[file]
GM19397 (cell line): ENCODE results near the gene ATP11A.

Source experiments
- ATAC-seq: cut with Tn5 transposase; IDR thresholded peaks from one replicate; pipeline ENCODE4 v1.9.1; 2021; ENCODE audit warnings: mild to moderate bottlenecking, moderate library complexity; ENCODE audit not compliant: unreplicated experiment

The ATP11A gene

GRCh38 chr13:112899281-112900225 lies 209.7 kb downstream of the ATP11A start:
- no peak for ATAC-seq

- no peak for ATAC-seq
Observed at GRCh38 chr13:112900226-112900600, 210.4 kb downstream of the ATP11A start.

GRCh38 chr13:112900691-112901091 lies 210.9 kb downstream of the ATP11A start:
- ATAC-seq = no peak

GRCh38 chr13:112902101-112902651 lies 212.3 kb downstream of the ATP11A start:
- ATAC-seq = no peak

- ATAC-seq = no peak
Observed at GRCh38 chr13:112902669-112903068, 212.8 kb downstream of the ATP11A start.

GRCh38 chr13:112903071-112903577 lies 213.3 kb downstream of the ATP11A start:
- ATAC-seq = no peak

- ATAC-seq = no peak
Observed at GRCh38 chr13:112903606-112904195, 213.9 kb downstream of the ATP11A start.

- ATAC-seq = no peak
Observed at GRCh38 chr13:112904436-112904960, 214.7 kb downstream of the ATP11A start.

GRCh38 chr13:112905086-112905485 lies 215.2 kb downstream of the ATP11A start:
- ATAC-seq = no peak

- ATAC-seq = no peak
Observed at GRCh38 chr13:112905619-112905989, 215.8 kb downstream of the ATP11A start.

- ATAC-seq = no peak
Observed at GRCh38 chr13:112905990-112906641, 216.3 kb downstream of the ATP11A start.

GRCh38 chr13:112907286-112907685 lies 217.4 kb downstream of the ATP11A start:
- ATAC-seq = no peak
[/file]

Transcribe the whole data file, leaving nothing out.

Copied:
GM19397 (cell line): ENCODE results near the gene ATP11A.

Source experiments
- ATAC-seq: cut with Tn5 transposase; IDR thresholded peaks from one replicate; pipeline ENCODE4 v1.9.1; 2021; ENCODE audit warnings: mild to moderate bottlenecking, moderate library complexity; ENCODE audit not compliant: unreplicated experiment

The ATP11A gene

GRCh38 chr13:112899281-112900225 lies 209.7 kb downstream of the ATP11A start:
- no peak for ATAC-seq

- no peak for ATAC-seq
Observed at GRCh38 chr13:112900226-112900600, 210.4 kb downstream of the ATP11A start.

GRCh38 chr13:112900691-112901091 lies 210.9 kb downstream of the ATP11A start:
- ATAC-seq = no peak

GRCh38 chr13:112902101-112902651 lies 212.3 kb downstream of the ATP11A start:
- ATAC-seq = no peak

- ATAC-seq = no peak
Observed at GRCh38 chr13:112902669-112903068, 212.8 kb downstream of the ATP11A start.

GRCh38 chr13:112903071-112903577 lies 213.3 kb downstream of the ATP11A start:
- ATAC-seq = no peak

- ATAC-seq = no peak
Observed at GRCh38 chr13:112903606-112904195, 213.9 kb downstream of the ATP11A start.

- ATAC-seq = no peak
Observed at GRCh38 chr13:112904436-112904960, 214.7 kb downstream of the ATP11A start.

GRCh38 chr13:112905086-112905485 lies 215.2 kb downstream of the ATP11A start:
- ATAC-seq = no peak

- ATAC-seq = no peak
Observed at GRCh38 chr13:112905619-112905989, 215.8 kb downstream of the ATP11A start.

- ATAC-seq = no peak
Observed at GRCh38 chr13:112905990-112906641, 216.3 kb downstream of the ATP11A start.

GRCh38 chr13:112907286-112907685 lies 217.4 kb downstream of the ATP11A start:
- ATAC-seq = no peak